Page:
If every unpaid intern-written article is correct, and the entire millennial generation holds virtually no hope for their career futures upon graduation, then Workaholics—one of the most consistently hilarious shows on television right now even if it misses the mordant insight of Louie, the giddy highs of Childrens Hospital, or the angry authenticity of The Eric Andre Show—is providing cold comfort to everyone questioning why they ever pursued that undergraduate degree in the first place. The smart-stupid antics of top-choice sirloin brahs Adam, Blake, and ’Ders carry the seal of underachievement in every perpetually teen boy-minded pop-culture reference, but arrested development and dropping out currently has no better defense, aside from those six-figure student-loan totals. Whistle while you work? How about huff while you don’t?
The trio of photogenic burnouts in Workaholics don’t just share a bachelor pad, they all work in the same cubicle at the believably grim and anonymous telemarketing company TelAmeriCorp, under constant supervision by their leggy but man-eating manager, Alice (Maribeth Monroe). Both home and workplace provide equal opportunity for blacklight-ready wall hangings and bong hits, but the show’s comedic ace in the hole is how it frequently suggests that the boys’ dead-end job at the very least gives them the sort of mind-numbing playing field that allows their scheming imaginations to flourish. They hate the job, but it’s the only environment they inhabit that gives them hope they can actually do better, a belief that evaporates in any other situation that requires them to take responsibility even for their limited life choices. Anders, the ego, thinks he can work his way up the TelAmeriCorp ladder and attain a middle management position wherein he can flick rubber bands. Adam, the id, harbors delusions of pec-tacular bodybuilding cred. Blake isn’t as easily identifiable as the group’s superego, because he can’t ever seem to rectify the two poles, and usually instead opts for playing video games and buying coats made out of bears.
The three also take homosocial behavior to the “post-gay” bank. They work together, play together, live together, and once in awhile even jerk off together, as they most famously did in one memorable season-two episode that saw them piling into Anders’s Volvo during their lunch break for a frantic crank session. The cock-nitive dissonance of their bros-before-hoes default mode gets explored in a dazzling variety of ways throughout the show’s third season (their first super-sized order of 20 episodes), though most obviously in the love-it-or-hate-it episode “The Lord’s Force.” Adam, Blake, and Anders attend a Christian-themed strength variety show (managed by a dependably slimy Tim Heidecker) and weasel their way into inviting two of the show’s Jesus-freak studs out for a few rounds of shots. No sooner are the two bodybuilders tipsy than they start making out with each other, which gets them dropped from the show. Adam and company invite them to stay with them, secretly hoping they can start up a rival tour, and find out that their two guests aren’t three-beer queers, but full-fledged muscle-slamming slabs of man meat. Adam argues they can’t possibly be gay because of how much masculinity they radiate, oblivious even after seeing the two engage in anal sex in full view of all three of them. “You guys have monster cocks! Chicks must love sucking those things!”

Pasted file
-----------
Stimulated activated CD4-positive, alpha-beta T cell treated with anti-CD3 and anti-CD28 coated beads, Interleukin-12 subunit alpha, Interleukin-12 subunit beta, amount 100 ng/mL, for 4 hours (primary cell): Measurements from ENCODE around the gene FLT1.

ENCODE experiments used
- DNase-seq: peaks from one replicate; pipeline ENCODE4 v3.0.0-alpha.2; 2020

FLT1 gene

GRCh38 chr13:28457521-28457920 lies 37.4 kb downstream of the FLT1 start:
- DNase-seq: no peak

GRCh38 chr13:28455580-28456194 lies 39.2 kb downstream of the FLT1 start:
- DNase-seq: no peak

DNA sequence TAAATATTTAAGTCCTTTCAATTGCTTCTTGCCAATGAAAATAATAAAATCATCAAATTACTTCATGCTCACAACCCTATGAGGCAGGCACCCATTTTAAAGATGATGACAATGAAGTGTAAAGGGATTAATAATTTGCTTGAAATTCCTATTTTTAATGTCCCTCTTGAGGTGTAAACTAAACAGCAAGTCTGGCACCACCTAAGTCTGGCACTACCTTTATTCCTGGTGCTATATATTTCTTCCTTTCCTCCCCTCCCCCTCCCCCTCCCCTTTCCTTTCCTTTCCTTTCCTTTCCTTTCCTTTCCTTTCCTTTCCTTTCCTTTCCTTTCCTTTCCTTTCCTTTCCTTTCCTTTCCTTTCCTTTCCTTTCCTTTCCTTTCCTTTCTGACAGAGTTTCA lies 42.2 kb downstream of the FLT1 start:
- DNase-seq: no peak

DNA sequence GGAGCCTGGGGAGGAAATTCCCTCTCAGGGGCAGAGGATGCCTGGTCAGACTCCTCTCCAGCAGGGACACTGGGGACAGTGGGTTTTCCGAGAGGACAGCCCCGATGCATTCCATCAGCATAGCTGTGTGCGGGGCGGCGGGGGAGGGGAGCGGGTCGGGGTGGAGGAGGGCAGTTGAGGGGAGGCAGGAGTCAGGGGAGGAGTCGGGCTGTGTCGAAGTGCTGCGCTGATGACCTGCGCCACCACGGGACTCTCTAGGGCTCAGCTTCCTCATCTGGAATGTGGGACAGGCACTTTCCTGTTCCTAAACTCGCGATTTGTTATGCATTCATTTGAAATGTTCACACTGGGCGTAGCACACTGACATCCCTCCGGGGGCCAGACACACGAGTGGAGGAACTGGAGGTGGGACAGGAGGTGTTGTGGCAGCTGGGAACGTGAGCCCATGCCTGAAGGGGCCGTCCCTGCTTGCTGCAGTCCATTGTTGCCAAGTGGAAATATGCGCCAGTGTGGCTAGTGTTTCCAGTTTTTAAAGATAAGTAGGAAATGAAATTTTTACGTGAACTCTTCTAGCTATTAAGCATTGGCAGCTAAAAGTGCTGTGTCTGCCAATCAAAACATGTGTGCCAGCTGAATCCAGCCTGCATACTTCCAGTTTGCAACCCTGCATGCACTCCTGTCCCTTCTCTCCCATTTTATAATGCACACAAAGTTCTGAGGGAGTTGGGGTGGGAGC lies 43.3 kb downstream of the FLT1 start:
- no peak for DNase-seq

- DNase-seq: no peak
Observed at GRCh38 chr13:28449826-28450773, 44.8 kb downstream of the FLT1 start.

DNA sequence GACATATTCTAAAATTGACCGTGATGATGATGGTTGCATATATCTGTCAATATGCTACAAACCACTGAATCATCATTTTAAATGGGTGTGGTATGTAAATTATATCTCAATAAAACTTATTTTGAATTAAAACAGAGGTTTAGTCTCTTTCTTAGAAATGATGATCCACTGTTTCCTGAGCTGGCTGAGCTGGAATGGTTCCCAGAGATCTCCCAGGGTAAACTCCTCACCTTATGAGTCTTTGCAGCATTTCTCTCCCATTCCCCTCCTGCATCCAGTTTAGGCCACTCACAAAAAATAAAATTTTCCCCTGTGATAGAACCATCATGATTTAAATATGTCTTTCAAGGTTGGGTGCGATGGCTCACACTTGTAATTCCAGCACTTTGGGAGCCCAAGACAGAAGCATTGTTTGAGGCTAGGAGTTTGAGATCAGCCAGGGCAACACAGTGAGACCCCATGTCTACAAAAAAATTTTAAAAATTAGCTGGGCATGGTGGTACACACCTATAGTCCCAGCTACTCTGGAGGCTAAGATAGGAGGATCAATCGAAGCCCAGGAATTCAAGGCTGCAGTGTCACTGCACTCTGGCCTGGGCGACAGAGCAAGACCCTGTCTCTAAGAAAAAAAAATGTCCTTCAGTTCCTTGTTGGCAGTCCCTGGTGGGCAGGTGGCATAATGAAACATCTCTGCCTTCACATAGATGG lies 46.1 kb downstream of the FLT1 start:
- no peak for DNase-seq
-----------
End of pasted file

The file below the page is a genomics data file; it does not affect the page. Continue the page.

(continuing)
Ultimately, he reasons that to be a meathead dynamo, he has to remove the blinders, which he does after assuring the gathered audience, “Even a straight man who’s had sex with over five women can channel the Gaylord’s Force!” Less obsessed with sex than they are with dicks (musing, at one point, about how big their father’s penises seemed when they were younger), Adam, Blake, and Anders routinely submit their heterosexual bluster to doomed tests. Not once, but twice during the season do they promise to whip it out in order to parade their manliness to each other, only to look down into what they’ve got tucked away in their shorts, button their pants back up, and shake their heads, “Not today.”
If there’s a significant fault to the third season of Workaholics, it might be those rare instances where the show’s ambition exceeds that of the characters it depicts, most notably the theme episodes—one flashing back five years to how the three met at college, and the other flashing forward to Blake’s wild, cyborg-populated vision for what an automated calling device would do to all of civilization. While neither is a bad episode, per se, they do shift the show’s focus away from its depiction of a generation engaged in a staring contest with its own lack of inertia, cyclically ameliorated by fake sex and real drugs. In other words, living the dream.
Nothing to complain about here. Even though the show is obviously produced on a tight budget, the image here is clear and free from artifacts, with natural tones edging occasionally toward the warm side. Similarly, the sound mix never really asserts itself, but hardly has to.
The centerpiece here is the run-of-the-season "drunkmentaries," buzzed commentary tracks from the show’s stars, creators, writers, and what sounds like anyone else who happens to wander in. (Was that the pizza guy?) They’re loose and overtly informal; during one episode, Blake Anderson’s main observation is to share, "That’s hot," over and over and over. It’s not quite on the level of that Sealab 2021 commentary track getting abandoned halfway through, but it definitely lacks ambition. Perfect for the material. Beyond that is a 10-minute blooper reel (more dicks), outtakes, a music video highlighting Montez Walker’s baby-making jam bona fides, and three shorts showing how little is getting done elsewhere in the offices of TelAmeriCorp.
Do I think you’ll want to join Adam, Blake, and ’Ders for another season of Workaholics? I’m not just sure, I’m HIV positive.